Odell Beckham Jr.'s waved-off TD is more proof that the NFL needs to fix their catch rule

Eli Manning appeared to have connected with Odell Beckham Jr. in the left end zone late in the 4th quarter of Sunday afternoon’s game against the undefeated Patriots, a play that for Giants fans brought instantly to mind Plaxico Burress’s Super Bowl 42 game-winner — until it was ruled incomplete.

Exactly as Beckham’s feet touched down in the end zone, Patriots cornerback Malcolm Butler (also of Super Bowl fame) recovered on the play to strip the ball out of Beckham’s hands.

The bang-bang play had one ref wave for an incomplete pass while the other signalled for a touchdown. The refs conferred and signal for a touchdown, but after the mandatory review they ruled that the pass was incomplete.

Here’s the play:

And from a better angle:

Since Dez Bryant’s famous non-catch during the playoffs last season, we’ve seen equally perplexing plays that refs have ruled incomplete passes because of the NFL’s definition of a catch.

The rule, as it stands now, states that the receiver must become a runner in order for a catch to stand; similarly, in the end zone the receiver must become a runner before the “breaking the plane” rule comes into effect. In other words, simply being in the end zone with the ball in the receiver’s hand, and both feet on the ground, is no longer enough to be a touchdown.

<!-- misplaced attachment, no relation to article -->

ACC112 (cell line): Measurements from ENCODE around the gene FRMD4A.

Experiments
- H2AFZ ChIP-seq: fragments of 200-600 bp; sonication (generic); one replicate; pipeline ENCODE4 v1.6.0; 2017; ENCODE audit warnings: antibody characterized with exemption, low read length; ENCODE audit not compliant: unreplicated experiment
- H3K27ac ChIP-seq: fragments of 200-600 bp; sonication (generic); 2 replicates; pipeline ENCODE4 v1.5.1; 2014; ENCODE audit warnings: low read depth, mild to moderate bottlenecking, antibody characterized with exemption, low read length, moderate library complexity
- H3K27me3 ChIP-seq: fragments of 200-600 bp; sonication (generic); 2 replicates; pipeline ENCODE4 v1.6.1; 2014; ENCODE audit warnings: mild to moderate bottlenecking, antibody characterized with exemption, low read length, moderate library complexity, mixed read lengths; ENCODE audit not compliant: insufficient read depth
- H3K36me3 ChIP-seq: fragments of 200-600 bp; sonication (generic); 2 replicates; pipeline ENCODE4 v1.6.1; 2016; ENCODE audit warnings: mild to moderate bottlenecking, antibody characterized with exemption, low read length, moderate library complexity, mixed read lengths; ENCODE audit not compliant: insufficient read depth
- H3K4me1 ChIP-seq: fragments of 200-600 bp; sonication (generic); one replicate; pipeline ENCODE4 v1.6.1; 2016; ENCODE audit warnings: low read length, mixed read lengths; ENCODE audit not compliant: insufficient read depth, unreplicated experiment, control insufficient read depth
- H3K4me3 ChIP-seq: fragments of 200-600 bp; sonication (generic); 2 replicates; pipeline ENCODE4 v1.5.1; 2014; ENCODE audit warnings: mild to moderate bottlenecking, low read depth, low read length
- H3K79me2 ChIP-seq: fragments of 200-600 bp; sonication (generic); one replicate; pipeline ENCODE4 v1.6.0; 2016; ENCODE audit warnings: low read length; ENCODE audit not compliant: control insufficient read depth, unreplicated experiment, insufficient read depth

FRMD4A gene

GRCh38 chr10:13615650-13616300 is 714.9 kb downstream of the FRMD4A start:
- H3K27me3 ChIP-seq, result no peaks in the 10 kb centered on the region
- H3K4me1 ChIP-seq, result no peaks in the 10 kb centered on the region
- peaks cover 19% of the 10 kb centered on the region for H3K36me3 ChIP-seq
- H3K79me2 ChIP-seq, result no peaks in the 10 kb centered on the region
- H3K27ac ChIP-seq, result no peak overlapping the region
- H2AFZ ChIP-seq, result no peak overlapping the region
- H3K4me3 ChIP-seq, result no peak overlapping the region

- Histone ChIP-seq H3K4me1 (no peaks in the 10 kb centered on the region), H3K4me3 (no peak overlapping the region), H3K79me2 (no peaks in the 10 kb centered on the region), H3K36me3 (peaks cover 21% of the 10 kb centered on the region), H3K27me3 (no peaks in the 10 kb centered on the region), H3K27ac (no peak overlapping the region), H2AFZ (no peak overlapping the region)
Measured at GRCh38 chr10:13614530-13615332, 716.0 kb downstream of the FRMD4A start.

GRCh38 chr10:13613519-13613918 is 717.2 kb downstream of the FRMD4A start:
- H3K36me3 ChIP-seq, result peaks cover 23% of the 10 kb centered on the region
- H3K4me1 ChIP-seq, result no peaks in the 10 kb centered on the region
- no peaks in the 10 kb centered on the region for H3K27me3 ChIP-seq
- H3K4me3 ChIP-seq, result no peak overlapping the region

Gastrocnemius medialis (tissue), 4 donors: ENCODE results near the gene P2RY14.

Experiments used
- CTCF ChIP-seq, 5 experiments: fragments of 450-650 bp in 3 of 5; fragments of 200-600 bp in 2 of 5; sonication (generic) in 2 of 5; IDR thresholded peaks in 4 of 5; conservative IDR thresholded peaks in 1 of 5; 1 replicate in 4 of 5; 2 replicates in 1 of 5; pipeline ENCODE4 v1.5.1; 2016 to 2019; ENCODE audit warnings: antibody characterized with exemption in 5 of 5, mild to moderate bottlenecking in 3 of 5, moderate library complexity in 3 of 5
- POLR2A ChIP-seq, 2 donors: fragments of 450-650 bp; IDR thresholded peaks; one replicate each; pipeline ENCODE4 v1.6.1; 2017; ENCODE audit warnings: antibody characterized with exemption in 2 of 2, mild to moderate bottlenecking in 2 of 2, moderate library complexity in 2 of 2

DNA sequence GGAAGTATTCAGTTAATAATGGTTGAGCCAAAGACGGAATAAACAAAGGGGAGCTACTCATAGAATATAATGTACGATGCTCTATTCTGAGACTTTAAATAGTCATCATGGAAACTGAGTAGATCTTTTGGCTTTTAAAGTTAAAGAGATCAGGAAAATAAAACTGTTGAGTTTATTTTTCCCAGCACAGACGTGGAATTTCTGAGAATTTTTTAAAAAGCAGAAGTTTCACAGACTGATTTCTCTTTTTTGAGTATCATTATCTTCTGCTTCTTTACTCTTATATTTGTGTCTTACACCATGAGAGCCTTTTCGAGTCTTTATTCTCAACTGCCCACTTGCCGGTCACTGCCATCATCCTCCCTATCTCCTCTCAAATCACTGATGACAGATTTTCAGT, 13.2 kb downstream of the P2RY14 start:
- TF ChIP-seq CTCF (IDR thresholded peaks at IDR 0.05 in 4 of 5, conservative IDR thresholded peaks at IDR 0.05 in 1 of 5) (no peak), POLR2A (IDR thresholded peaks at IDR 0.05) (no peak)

Under those definitions, then, Beckham did not become a runner and so Butler’s strip, despite coming after both of Beckham’s feet had landed in bounds while the ball was secured, rendered the pass incomplete.

Beckham believed he caught the ball and that his touchdown should have stood.

“I mean, I caught it,” Beckham said afterwards. “I trust in my hands. I go up and catch it. You come down with two feet. You can’t try to do anything too early. You got to keep [with] the whole process. It didn’t go the way we wanted [it] to.”

But he did consent to the fact that if he’d simply held onto the ball, the game likely would have turned out differently and everyone would be spared the rigmarole of what defines a catch wouldn’t be necessary.

“I lost us the game,” Beckham said. “The play down in the end zone, the play should have been made. You can’t leave it up to the officials to get anything right. You just got to make the play itself.”

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